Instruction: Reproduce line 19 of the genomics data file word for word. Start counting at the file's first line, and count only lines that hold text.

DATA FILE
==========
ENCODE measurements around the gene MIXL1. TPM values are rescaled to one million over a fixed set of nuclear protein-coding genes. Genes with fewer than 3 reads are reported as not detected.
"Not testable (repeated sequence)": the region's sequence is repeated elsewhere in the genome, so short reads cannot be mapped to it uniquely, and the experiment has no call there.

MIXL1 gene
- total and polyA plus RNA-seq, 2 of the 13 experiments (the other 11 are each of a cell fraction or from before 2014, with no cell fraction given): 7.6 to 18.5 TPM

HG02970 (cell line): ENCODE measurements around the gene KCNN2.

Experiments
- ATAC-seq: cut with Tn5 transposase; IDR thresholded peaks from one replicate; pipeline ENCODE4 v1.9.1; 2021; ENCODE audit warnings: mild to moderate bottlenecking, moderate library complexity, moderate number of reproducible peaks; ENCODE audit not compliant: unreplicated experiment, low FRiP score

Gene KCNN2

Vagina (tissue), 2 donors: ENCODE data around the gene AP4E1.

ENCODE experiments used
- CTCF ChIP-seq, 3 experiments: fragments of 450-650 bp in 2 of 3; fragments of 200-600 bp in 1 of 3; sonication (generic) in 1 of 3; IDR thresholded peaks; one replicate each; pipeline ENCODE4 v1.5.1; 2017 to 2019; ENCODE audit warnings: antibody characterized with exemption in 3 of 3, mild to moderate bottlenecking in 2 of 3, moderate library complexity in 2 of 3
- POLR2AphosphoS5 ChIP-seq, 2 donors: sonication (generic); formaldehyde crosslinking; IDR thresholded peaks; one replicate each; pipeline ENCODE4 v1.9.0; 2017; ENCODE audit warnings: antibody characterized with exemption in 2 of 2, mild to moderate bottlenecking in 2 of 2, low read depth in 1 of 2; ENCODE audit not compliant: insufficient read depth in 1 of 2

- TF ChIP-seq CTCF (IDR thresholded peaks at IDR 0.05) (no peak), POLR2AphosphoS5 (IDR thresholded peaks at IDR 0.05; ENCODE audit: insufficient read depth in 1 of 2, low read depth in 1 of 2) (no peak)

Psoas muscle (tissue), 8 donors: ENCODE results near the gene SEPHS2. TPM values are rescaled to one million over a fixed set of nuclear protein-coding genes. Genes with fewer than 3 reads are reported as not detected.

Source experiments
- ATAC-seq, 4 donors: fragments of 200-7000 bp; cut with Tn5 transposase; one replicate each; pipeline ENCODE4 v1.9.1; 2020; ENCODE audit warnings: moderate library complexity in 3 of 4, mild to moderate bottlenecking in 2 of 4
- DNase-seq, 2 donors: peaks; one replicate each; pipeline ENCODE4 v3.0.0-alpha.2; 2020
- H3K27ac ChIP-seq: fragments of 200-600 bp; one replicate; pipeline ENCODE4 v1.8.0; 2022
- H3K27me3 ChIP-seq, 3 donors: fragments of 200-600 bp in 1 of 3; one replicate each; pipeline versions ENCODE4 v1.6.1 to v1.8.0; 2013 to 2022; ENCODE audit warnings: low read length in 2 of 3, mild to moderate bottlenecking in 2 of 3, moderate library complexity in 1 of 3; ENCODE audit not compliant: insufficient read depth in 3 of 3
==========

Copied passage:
- H3K27me3 ChIP-seq, 3 donors: fragments of 200-600 bp in 1 of 3; one replicate each; pipeline versions ENCODE4 v1.6.1 to v1.8.0; 2013 to 2022; ENCODE audit warnings: low read length in 2 of 3, mild to moderate bottlenecking in 2 of 3, moderate library complexity in 1 of 3; ENCODE audit not compliant: insufficient read depth in 3 of 3